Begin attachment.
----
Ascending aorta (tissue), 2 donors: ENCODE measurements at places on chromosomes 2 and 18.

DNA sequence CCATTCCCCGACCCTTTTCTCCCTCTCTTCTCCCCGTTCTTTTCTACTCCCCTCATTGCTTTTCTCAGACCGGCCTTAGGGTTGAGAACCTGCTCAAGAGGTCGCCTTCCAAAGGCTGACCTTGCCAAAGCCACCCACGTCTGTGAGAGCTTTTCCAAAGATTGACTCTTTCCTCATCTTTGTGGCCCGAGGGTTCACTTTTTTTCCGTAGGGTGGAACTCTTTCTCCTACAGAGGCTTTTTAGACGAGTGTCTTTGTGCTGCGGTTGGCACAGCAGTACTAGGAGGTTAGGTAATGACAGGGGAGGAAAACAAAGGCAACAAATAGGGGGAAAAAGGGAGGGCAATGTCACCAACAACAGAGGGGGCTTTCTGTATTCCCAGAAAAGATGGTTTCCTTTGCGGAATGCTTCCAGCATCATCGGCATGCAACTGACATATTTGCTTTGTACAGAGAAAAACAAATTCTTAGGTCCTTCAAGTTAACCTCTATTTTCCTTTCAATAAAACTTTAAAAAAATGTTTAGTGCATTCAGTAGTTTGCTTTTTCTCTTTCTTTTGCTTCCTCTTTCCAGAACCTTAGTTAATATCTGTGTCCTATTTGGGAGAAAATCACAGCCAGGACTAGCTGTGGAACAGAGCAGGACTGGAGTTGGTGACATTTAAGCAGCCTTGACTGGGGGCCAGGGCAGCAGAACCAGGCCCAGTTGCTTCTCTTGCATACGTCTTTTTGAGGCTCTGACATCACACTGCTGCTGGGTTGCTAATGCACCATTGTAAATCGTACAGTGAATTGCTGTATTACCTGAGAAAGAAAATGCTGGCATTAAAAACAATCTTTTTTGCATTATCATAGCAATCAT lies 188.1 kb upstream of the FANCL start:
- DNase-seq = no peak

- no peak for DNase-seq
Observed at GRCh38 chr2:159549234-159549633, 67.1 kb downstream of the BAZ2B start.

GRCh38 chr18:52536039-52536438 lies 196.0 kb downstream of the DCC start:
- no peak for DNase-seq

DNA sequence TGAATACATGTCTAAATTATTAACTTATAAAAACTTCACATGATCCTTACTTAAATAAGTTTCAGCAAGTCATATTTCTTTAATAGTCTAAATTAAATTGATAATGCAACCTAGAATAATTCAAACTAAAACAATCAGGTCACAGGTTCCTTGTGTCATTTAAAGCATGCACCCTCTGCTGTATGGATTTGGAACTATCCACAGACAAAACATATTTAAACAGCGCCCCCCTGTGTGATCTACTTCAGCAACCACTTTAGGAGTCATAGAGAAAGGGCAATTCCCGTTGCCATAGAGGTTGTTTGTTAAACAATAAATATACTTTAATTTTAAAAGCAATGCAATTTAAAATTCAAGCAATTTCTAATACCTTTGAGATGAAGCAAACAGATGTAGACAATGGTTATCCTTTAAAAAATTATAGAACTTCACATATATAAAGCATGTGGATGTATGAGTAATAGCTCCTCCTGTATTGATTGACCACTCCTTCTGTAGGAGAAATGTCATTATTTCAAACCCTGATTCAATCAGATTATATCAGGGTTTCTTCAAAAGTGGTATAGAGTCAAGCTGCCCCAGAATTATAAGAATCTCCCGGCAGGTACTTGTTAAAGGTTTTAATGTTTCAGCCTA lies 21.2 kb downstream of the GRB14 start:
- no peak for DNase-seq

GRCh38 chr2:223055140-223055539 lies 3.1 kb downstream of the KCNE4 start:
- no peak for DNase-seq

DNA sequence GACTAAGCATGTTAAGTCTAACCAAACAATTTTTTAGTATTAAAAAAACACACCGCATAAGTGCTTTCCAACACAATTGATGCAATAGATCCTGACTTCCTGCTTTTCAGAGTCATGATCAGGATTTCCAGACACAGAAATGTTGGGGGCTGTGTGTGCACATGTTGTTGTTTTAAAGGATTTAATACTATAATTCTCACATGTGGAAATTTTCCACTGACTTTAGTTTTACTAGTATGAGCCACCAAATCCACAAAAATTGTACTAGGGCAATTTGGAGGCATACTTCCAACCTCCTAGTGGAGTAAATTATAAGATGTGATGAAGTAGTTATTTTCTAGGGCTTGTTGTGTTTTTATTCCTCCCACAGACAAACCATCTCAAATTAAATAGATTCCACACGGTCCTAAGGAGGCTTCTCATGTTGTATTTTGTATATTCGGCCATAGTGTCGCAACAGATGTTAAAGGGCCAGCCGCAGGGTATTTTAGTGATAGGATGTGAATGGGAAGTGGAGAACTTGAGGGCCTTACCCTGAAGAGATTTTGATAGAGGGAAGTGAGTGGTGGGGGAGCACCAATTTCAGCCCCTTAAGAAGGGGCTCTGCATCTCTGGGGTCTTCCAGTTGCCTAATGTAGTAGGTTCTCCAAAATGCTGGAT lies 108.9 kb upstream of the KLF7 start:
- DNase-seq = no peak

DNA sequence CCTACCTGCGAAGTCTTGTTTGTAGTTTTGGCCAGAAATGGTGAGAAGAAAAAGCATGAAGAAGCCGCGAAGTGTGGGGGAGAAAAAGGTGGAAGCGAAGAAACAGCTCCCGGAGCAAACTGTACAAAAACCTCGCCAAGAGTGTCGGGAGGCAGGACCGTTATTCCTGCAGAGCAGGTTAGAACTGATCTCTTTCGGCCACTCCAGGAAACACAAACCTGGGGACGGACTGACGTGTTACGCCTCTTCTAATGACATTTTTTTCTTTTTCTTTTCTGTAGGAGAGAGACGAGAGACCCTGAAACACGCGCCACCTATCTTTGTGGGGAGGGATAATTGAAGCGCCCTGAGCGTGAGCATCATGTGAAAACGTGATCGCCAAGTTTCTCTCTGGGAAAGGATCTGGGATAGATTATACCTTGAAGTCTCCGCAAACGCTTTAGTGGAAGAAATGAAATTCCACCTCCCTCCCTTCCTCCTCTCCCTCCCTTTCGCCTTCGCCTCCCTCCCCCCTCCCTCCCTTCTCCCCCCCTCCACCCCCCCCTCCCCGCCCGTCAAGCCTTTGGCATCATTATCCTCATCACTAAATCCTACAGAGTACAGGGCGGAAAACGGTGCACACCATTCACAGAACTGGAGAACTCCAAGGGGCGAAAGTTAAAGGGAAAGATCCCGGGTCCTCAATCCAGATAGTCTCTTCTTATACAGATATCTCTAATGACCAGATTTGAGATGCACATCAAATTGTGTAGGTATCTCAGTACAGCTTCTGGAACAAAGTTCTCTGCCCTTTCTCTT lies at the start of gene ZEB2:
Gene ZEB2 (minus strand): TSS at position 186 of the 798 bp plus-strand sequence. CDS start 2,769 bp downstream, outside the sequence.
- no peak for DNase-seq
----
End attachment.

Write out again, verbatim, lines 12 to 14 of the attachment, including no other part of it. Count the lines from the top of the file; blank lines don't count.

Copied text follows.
DNA sequence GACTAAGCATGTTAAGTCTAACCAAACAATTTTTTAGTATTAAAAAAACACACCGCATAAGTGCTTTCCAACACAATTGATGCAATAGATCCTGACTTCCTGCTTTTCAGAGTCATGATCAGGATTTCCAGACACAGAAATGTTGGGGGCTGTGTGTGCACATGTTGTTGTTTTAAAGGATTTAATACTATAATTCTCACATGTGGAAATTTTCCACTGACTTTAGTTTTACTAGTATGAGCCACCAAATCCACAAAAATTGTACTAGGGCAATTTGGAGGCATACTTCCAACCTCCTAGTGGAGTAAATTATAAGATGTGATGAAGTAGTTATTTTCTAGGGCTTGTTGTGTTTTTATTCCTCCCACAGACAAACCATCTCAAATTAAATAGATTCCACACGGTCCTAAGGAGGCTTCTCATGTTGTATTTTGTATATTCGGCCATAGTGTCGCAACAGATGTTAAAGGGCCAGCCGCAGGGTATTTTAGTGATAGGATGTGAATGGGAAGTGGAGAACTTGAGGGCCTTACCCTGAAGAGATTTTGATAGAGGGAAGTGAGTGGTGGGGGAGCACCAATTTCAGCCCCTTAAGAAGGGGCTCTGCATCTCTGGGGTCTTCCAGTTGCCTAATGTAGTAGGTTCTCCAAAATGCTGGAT lies 108.9 kb upstream of the KLF7 start:
- DNase-seq = no peak

DNA sequence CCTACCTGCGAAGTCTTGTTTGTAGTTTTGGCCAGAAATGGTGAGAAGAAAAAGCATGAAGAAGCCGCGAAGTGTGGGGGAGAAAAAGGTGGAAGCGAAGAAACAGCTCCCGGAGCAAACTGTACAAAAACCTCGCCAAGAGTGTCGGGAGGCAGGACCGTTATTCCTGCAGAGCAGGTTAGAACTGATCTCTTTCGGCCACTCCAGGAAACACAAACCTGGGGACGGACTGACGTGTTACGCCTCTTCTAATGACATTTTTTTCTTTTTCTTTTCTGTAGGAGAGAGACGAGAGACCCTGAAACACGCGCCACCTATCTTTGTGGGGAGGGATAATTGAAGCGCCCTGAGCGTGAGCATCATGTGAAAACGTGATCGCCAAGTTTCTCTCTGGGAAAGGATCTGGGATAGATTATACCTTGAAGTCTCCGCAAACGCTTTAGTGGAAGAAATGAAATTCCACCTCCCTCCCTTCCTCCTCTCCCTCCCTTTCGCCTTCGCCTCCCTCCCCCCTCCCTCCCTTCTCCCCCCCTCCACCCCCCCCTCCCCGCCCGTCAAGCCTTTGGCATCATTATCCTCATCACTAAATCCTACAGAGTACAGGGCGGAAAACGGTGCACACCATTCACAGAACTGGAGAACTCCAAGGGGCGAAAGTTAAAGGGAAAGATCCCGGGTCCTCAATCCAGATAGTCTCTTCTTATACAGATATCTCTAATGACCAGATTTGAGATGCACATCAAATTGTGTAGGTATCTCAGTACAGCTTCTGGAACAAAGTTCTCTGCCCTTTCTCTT lies at the start of gene ZEB2: